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Conservative Humanists and delegates hear from Bangladeshi blogger at Conference fringe event

Charley Jarrett, Andrew Copson, BHA Director of Public Affairs Pavan Dhaliwal, Viscount Ridley, and Arif Rahman.

The British Humanist Association (BHA) has this week attended the annual Conservative Party Conference in Manchester, just as it has been attending other party conferences. The BHA exhibited at the event, and, with Conservative Humanists, held a special reception on the theme of international freedom of religion or belief, with particular focus on the ongoing persecution of humanist bloggers in Bangladesh.

One of the bloggers, Arif Rahman, spoke at the event, alongside BHA Patron and member of the All Party Parliamentary Humanist Group (APPHG) Viscount Matt Ridley, BHA Chief Executive Andrew Copson, and Charley Jarrett of the Conservative Humanists group. Crispin Blunt MP, Vice Chair of the APPHG and Chair of the Foreign Affairs Select Committee in the House of Commons, was also present.

Speaking first, Viscount Ridley emphasised the importance of international freedom of religion or belief, and the work done by groups like the BHA to speak up for the non-religious. He also talked about the BHA’s ongoing campaign to gain legal recognition in England and Wales for humanist marriages, and the need for the Government to stand up for marriage by granting such recognition. He talked about how in his view there is much commonality between Humanism and conservatism – particularly in their shared emphasis on freedom of belief and actions. He argued that just as conservatives are against big Government, so they should be against ‘big God’.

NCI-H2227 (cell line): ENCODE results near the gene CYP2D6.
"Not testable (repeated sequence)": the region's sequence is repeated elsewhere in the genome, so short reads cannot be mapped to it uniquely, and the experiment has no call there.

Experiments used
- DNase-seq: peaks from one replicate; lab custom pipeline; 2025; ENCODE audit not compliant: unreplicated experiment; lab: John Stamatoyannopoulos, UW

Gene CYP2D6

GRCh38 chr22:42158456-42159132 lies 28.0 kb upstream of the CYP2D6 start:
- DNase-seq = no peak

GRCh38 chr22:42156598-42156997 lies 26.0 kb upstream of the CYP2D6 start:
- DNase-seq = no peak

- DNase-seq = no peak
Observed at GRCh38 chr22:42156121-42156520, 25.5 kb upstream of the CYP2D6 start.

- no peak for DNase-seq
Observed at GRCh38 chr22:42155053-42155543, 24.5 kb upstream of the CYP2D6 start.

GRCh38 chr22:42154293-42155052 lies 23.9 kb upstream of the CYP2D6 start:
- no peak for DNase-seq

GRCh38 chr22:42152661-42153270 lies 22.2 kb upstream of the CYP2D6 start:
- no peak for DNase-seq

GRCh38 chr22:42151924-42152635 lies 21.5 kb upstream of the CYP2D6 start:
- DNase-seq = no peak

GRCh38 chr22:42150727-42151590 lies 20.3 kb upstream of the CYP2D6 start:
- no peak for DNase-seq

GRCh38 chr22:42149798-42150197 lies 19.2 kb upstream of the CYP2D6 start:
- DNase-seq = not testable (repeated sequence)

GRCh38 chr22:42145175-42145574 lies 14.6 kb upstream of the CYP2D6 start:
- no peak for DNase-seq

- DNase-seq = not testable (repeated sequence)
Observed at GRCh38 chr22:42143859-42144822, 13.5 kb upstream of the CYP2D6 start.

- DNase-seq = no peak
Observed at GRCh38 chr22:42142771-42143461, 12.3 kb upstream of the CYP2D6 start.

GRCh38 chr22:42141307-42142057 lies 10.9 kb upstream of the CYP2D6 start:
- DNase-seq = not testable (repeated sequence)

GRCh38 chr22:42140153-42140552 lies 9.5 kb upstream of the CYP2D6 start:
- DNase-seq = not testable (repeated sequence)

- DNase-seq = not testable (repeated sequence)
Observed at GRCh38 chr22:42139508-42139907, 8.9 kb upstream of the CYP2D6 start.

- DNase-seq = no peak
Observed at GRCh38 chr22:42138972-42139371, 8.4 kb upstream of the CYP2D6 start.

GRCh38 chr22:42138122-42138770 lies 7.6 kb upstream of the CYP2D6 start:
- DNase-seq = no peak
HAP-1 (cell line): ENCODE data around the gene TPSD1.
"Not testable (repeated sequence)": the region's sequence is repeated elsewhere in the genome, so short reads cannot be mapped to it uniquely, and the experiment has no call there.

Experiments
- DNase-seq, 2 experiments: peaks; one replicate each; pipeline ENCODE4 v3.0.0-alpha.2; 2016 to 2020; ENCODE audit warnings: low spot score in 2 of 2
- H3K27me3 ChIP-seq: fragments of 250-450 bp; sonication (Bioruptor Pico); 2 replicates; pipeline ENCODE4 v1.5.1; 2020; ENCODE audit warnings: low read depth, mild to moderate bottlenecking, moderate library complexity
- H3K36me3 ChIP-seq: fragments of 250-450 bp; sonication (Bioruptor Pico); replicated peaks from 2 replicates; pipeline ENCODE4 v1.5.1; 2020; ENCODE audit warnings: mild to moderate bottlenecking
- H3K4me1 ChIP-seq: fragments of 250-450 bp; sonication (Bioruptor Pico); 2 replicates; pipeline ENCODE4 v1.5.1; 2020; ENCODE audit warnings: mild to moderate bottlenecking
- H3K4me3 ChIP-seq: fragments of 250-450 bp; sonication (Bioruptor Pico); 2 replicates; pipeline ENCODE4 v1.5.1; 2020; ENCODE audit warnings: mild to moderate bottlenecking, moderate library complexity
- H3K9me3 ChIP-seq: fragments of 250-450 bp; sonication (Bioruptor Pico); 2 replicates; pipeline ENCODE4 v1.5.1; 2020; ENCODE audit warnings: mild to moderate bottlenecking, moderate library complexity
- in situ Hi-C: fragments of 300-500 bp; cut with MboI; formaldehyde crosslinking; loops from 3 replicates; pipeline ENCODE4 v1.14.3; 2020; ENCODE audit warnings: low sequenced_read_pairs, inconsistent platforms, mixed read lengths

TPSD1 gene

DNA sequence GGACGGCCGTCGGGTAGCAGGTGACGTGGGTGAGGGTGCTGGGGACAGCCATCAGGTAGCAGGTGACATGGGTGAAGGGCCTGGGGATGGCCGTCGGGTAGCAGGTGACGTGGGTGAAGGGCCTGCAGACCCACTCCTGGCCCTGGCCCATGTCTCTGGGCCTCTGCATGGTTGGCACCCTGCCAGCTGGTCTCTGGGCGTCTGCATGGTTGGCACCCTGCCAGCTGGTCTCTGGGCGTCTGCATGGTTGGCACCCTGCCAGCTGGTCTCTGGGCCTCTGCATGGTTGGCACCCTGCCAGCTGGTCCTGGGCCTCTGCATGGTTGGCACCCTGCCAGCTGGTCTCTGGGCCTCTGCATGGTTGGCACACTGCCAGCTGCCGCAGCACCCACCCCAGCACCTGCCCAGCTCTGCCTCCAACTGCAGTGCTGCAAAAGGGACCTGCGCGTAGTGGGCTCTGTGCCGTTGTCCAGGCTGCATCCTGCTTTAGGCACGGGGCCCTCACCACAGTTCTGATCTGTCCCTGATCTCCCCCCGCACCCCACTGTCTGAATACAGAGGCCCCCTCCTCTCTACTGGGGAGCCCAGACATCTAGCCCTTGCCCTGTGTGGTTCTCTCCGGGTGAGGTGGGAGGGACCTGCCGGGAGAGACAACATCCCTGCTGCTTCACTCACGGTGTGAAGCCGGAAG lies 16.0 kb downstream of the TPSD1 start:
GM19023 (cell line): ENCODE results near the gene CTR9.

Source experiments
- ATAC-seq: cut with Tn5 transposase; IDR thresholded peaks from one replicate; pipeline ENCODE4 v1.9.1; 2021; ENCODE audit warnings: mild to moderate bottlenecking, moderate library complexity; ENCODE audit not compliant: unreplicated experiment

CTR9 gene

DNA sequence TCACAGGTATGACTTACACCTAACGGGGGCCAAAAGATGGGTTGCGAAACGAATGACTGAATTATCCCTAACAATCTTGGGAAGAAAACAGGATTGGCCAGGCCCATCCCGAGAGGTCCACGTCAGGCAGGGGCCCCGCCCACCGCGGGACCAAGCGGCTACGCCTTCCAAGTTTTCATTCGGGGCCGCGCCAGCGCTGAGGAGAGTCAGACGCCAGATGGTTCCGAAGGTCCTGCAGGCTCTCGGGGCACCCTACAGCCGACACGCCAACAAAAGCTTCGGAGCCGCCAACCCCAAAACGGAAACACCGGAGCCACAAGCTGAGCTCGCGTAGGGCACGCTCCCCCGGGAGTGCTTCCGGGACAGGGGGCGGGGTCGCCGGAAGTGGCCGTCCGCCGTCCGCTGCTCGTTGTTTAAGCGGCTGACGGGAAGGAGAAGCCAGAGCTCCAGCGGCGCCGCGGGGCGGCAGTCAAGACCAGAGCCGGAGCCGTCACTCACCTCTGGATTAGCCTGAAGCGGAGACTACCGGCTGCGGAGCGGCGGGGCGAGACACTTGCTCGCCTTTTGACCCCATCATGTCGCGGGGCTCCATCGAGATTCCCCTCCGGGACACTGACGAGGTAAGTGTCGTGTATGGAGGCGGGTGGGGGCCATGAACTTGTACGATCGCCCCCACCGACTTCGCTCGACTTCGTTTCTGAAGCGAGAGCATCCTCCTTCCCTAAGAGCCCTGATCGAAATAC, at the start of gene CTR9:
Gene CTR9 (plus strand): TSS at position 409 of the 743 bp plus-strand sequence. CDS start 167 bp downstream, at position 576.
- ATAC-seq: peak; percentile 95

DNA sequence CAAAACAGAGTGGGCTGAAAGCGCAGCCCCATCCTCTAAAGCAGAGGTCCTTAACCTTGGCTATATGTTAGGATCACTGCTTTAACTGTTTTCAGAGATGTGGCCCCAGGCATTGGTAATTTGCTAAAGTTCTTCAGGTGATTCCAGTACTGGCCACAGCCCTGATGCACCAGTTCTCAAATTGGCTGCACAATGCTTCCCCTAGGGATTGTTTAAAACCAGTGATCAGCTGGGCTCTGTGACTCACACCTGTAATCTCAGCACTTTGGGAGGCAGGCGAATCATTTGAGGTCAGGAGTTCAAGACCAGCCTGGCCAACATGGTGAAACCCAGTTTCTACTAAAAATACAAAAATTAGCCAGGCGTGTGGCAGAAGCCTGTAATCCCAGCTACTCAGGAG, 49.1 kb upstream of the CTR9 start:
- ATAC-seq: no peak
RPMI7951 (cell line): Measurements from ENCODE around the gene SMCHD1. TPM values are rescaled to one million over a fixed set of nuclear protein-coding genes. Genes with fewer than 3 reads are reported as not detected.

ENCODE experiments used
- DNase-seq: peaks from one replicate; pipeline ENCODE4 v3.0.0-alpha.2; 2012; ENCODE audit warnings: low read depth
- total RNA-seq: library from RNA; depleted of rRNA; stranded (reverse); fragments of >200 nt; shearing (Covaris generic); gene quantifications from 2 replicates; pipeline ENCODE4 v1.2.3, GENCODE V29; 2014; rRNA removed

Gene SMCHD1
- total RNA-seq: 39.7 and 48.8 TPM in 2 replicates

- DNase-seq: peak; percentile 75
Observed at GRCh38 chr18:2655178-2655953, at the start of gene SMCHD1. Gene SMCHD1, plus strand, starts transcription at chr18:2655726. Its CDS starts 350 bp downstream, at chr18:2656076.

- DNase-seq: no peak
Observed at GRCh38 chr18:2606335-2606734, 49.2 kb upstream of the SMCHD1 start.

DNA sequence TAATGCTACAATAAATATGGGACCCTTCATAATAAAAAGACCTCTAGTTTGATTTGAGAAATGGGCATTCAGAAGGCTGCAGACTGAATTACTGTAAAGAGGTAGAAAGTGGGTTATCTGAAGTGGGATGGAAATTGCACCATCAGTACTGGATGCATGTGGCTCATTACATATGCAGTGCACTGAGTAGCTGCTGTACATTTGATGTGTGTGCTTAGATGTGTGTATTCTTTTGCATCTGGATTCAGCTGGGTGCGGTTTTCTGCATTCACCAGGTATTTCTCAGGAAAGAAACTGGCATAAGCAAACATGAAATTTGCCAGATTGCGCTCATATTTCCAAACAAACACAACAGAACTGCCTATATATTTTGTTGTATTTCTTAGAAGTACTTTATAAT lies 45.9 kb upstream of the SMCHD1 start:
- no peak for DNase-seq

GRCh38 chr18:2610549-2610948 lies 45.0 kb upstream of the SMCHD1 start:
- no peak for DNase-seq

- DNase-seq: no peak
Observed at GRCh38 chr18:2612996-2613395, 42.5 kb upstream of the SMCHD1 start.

Following on, Andrew Copson pointed to conservative values such as freedom of the individual, of conscience, and of society, and the emphasis on individual rights and responsibilities, as showing fertile ground for Conservative Humanists to flourish. Andrew noted the commitment of the Conservative party in their manifesto to international freedom of religion or belief.

Next, Arif Rahman spoke about how, in spite of Bangladesh being founded as a secular state, there has been increasing encroachment on freedom of religion or belief, and freedom of speech, with the introduction of a new blasphemy law in 2013 and increasing indifference or even hostility towards the plight of non-religious bloggers from the Bangladeshi Government. Arif described how the persecution of the bloggers started, and spoke of his sadness as his friends Avijit Roy, Washiqur Rahman, Ananta Bijoy Das, and Niloy Neel were all hacked to death by Islamists this year. As well as speaking of the failures of the Bangladeshi Government to protect instead of blame and further persecute the bloggers, Arif also pointed to what he thought the UK Government should do to prevent radicalisation of the Bangladeshi community in the UK.

Finally, Charley Jarett emphasised the Conservative Party’s support for freedom of speech and an inclusive national identity, and the need to ensure the party works for all people, as this makes the party stronger. He emphasised that one third of Conservative voters and half of all conservatives are not religious, and so it is vital that those individuals have a strong voice in the party through Conservative Humanists.

The British Humanist Association also held fringe events and had stalls at the Liberal Democrats and Labour Party conferences, and has been attending the conferences of three other parties.

Notes

For further comment or information contact BHA Director of Public Affairs and Campaigns Pavan Dhaliwal at pavan@humanism.org.uk or on 0773 843 5059.

The British Humanist Association is the national charity working on behalf of non-religious people who seek to live ethically and fulfilling lives on the basis of reason and humanity. It promotes a secular state and equal treatment in law and policy of everyone, regardless of religion of belief.

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